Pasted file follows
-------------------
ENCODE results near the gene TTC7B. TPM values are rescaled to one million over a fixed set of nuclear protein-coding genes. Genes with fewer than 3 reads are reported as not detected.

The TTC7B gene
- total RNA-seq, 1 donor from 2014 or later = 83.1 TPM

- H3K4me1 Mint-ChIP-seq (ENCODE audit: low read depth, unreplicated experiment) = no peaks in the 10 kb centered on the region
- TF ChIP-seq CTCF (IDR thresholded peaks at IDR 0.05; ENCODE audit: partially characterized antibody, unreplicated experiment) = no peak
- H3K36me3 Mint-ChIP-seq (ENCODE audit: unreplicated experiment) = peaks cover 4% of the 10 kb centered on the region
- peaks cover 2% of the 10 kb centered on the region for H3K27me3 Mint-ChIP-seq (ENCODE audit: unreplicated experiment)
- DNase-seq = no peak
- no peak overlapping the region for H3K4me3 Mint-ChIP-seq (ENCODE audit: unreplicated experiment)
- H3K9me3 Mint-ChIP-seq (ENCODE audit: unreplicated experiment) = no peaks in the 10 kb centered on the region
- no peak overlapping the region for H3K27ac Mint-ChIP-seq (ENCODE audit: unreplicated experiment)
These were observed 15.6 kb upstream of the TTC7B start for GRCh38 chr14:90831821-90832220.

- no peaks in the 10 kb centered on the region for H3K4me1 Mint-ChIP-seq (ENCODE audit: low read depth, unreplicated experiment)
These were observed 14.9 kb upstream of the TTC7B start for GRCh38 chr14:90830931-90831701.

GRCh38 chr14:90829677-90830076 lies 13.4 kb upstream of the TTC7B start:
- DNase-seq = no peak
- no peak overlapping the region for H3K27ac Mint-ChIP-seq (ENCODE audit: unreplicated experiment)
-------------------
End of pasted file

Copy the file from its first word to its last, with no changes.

ENCODE results near the gene TTC7B. TPM values are rescaled to one million over a fixed set of nuclear protein-coding genes. Genes with fewer than 3 reads are reported as not detected.

The TTC7B gene
- total RNA-seq, 1 donor from 2014 or later = 83.1 TPM

- H3K4me1 Mint-ChIP-seq (ENCODE audit: low read depth, unreplicated experiment) = no peaks in the 10 kb centered on the region
- TF ChIP-seq CTCF (IDR thresholded peaks at IDR 0.05; ENCODE audit: partially characterized antibody, unreplicated experiment) = no peak
- H3K36me3 Mint-ChIP-seq (ENCODE audit: unreplicated experiment) = peaks cover 4% of the 10 kb centered on the region
- peaks cover 2% of the 10 kb centered on the region for H3K27me3 Mint-ChIP-seq (ENCODE audit: unreplicated experiment)
- DNase-seq = no peak
- no peak overlapping the region for H3K4me3 Mint-ChIP-seq (ENCODE audit: unreplicated experiment)
- H3K9me3 Mint-ChIP-seq (ENCODE audit: unreplicated experiment) = no peaks in the 10 kb centered on the region
- no peak overlapping the region for H3K27ac Mint-ChIP-seq (ENCODE audit: unreplicated experiment)
These were observed 15.6 kb upstream of the TTC7B start for GRCh38 chr14:90831821-90832220.

- no peaks in the 10 kb centered on the region for H3K4me1 Mint-ChIP-seq (ENCODE audit: low read depth, unreplicated experiment)
These were observed 14.9 kb upstream of the TTC7B start for GRCh38 chr14:90830931-90831701.

GRCh38 chr14:90829677-90830076 lies 13.4 kb upstream of the TTC7B start:
- DNase-seq = no peak
- no peak overlapping the region for H3K27ac Mint-ChIP-seq (ENCODE audit: unreplicated experiment)